Reinsurance Contracts: What you should know

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Reinsurance Contracts: what you should know. PRESENTERS:Kim Outerbridge (Wilkerson)AssociateAttride-Stirling

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Reinsurance Contracts: What you should know

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1. Reinsurance Contracts: What you should know September 20, 2006

2. Reinsurance Contracts: what you should know PRESENTERS: Kim Outerbridge (Wilkerson) Associate Attride-Stirling & Woloniecki Alan Waring President Crump International Michael Merlo Senior Vice President & Chief Counsel Aon (Bermuda) Ltd.

3. Reinsurance Contracts THE QUESTION Is there ANY REINSURANCE CONTRACT that would stand up to rigorous legal/judicial scrutiny?

4. Discussion Outline In this interactive discussion, the panel will examine: The economics of the contract development and review process Mismatches between inwards & outwards contracts Follow the Settlements and the problem of “legal” liability Jurisdiction, Choice of law & Dispute resolution language

5. The contract review process Why does it seem that the insurance industry, as a whole, approaches contract development and review with less resource, precision or forethought than that seen in other industries (for example, banking & finance)? Whose job is it anyway? What are the real economics of Contract review and achieving certainty?

6. Reinsurance Contracts: how certain can contract certainty be? captives by design are often created for specific/unique client needs. What are the challenges of crafting unique language and how certain can you be of intended outcome? If a solution is crafted that leaves the client happy, the broker happy and the market happy can there be a false sense of security about the projected "claims" outcome? What steps to take to be as certain as possible. do the economics make it worth spending legal fees on? difference between spending fees on a 'template form', e.g the Bermuda Casualty form, and a unique tailored form in virtually all other financial fields there are vast legal expenses associated with setting up a contract. In insurance it is usually no more than the broker telling the client that it meets the intended need ....why?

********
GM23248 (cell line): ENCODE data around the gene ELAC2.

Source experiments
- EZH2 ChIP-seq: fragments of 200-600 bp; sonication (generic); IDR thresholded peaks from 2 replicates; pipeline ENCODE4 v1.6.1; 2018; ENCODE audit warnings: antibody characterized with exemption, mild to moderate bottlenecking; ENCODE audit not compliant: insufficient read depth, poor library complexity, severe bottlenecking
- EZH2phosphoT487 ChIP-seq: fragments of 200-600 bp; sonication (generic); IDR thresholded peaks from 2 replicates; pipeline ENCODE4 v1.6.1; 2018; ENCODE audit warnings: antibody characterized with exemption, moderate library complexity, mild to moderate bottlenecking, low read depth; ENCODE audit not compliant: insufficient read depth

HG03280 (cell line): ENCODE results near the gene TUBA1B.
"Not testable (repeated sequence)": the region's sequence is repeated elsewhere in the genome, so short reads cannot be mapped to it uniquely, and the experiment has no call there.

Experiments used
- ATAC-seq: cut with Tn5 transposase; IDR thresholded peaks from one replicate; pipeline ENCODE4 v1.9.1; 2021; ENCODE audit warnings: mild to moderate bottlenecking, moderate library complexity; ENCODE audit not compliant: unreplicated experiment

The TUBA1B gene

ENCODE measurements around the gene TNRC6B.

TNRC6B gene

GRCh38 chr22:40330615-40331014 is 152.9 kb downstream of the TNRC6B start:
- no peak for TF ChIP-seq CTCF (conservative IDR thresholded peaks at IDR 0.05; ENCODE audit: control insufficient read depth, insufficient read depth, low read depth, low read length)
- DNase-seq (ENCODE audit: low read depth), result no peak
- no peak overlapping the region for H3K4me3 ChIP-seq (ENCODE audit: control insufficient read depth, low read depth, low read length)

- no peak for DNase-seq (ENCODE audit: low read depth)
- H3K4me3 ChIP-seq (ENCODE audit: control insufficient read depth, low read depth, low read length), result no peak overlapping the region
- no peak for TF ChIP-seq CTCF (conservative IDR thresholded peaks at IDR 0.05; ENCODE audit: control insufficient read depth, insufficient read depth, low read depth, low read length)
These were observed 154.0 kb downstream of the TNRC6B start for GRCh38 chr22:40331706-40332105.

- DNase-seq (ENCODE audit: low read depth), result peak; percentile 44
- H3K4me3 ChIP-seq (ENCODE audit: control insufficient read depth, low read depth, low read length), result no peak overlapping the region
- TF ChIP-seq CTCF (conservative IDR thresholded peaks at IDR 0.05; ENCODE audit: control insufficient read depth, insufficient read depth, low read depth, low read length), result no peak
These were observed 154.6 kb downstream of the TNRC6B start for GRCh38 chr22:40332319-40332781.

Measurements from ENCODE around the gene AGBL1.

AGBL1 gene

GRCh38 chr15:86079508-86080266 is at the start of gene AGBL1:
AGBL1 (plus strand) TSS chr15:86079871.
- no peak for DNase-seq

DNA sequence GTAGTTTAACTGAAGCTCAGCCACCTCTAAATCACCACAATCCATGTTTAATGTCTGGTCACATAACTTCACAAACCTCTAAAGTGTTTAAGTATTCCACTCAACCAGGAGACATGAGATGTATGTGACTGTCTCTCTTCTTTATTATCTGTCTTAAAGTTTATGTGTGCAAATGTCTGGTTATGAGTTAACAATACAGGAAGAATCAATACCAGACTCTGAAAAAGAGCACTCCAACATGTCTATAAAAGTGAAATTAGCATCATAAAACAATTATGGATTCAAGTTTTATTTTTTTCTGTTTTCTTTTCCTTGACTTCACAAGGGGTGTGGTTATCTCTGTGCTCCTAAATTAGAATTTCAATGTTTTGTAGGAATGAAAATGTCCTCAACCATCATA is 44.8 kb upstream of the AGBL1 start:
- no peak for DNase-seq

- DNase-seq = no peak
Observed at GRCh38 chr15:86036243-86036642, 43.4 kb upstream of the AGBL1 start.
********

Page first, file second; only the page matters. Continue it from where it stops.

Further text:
7. A case in point Great North Eastern Railway Limited v JLT The brokers ongoing duty

8. What you should know about lazy construction The myth of “back to back” cover the downside of incorporating terms by reference mismatches between inwards and outwards contracts Why cover is not back to back when that was the parties' intention

9. What you should know about mismatches Mismatches between inwards and outwards contracts. what are some potential pitfalls to watch out for to assure that there are no material incongruities between a captive’s inward (i.e., insurance contract with its policyholder) and outward (i.e., reinsurance contract(s) with its reinsurers) contracts? Use of same form for inwards and outwards contracts without sufficient attention paid to necessary modifications to each. Incorporating underlying contract by reference.

10. What you should know about incorporating by reference Are there particular provisions for which “incorporation by reference” or using the underlying wording as the basis for the reinsurance wording is especially problematic? Dispute resolution clauses Exclusive jurisdiction clauses Choice of law clauses Claims notice clauses Assistance and cooperation/claims control clauses

11. What you should know How can captives assure that their inwards and outwards contracts both reflect the parties’ intentions? Avoid blind “cut and paste” of boilerplate Say what you mean, and mean what you say. Undertake a common sense review

12. A case in point

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